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The Great American House

Gil Schafer's first book, The Great American House: Tradition for the Way We Live Now, gives a first-hand, personal look at the firm's restorations, renovations, and traditionally-designed homes.

The Great American House: Tradition for the Way We Live Now
by Gil Schafer III

Rizzoli International Publications, New York, NY; 2012
256 pages; hardcover; 250 full-cover photographs; $55
ISBN: 978-0-8478-3872-1

Reviewed by Will Holloway

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The goal of Period Homes' Palladio Awards program is to recognize designers “whose work enhances the beauty and humane qualities of the built environment through creative interpretation or adaptation of design principles developed through 2,500 years of Western architectural tradition.” Fittingly, this is also an apt description for G. P. Schafer Architect ( Since the program was inaugurated in 2002, the New York City firm led by Gil Schafer has been recognized three times – for a new Greek Revival house in New York’s Dutchess County, the renovation of a townhouse apartment in New York City, and most recently, a new farmhouse in the Hudson Valley.


Now, with the release of Schafer’s first book, The Great American House: Tradition for the Way We Live Now, architects and homeowners alike are fortunate to get a first-hand, personal look at Schafer’s process in designing restorations, renovations and traditionally-inspired homes.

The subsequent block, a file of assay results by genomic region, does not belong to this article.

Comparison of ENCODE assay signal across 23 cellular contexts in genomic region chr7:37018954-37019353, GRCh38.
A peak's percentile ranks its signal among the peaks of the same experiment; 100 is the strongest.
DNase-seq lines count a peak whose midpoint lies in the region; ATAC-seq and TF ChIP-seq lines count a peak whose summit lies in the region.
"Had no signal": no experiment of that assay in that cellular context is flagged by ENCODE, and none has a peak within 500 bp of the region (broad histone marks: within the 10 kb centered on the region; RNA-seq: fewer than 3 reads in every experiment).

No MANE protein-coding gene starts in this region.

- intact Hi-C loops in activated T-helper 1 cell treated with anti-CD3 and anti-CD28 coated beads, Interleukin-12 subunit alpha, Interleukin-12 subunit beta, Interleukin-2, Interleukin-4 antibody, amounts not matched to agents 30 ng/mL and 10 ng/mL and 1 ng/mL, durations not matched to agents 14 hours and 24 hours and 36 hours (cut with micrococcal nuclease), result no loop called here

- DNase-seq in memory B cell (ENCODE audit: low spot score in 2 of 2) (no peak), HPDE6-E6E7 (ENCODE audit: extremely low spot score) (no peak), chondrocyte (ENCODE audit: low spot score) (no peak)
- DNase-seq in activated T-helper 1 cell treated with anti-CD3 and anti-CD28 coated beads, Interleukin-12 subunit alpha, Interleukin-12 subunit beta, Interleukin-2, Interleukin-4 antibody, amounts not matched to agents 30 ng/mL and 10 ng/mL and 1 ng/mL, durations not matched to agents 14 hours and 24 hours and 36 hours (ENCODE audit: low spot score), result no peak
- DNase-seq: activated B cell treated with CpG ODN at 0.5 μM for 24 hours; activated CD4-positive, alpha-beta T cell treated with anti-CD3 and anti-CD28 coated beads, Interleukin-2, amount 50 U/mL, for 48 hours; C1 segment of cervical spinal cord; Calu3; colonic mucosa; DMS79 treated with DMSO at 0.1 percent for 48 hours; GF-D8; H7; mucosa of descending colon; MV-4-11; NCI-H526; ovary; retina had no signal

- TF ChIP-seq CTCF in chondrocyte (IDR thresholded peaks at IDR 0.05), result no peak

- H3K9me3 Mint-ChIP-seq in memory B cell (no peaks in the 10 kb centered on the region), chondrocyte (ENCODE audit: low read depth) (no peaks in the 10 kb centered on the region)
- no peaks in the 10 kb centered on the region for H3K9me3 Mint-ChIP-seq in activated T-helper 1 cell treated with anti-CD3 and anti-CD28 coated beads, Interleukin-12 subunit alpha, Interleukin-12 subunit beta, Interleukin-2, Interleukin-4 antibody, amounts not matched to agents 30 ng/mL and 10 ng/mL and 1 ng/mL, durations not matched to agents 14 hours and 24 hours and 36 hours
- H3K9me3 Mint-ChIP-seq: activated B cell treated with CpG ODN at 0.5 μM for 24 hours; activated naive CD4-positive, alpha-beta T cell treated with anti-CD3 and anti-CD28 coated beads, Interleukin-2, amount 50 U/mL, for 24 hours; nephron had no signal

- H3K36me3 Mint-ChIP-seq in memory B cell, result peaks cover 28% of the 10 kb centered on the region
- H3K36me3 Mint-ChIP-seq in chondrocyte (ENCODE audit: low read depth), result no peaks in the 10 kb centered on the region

In the first part of the book, Schafer walks readers through his approach to architecture, decoration and landscapes. Areas of focus range from rethinking floor plans to contemporizing classic residences and creating fluent connections between informal and formal spaces to thinking like a decorator and creating “outdoor rooms.”

To illustrate his method, Schafer presents four case studies in the second half of the book. Each has a story – and each contains nuggets of insight that will resonate with any designer inspired by traditional design, and maybe even with some of those working outside the genre. This reads like a candid, intimate, pleasant conversation about Schafer’s process, from how to orient a house all the way down to the smallest details.

In designing the Palladio Award-winning Middlefield, Schafer set out to create a classic 19th-century Greek Revival farmhouse: “…I was able to combine architecture, interior design, and landscaping in a way that feels inevitable, as though the house has always been, and belonged, where it is.”

With Longfield, a new fieldstone farmhouse, we are reminded of the importance of creating a narrative of how a house evolved over time. “If you can imagine a credible backstory about the house’s history – how it was built and lived in and what stylistic changes were made as the residence expanded – the outcome can be as complete and convincing as any well-told tale,” Schafer writes. “All the details will contribute to the success of the whole; nothing will seem forced, inappropriate, or out of character.”

In discussing the renovation of Charles Platt’s 1915 Boxwood in Nashville, TN, Schafer offers his response to the “Why contemporize a classic?” question. And with Gatewood, Schafer walks readers through his faithful restoration of the 1843 Greek Revival in Charleston, SC.

All told, this is an important addition to any architectural library, as well as the coffee table, kitchen counter and office desk. Perhaps these lessons in, as Schafer writes, “…traditional architecture and its contemporary possibilities: the ways in which historic models could be reimagined for the way we live now…” have been taught as well in other books. I just haven’t seen them.

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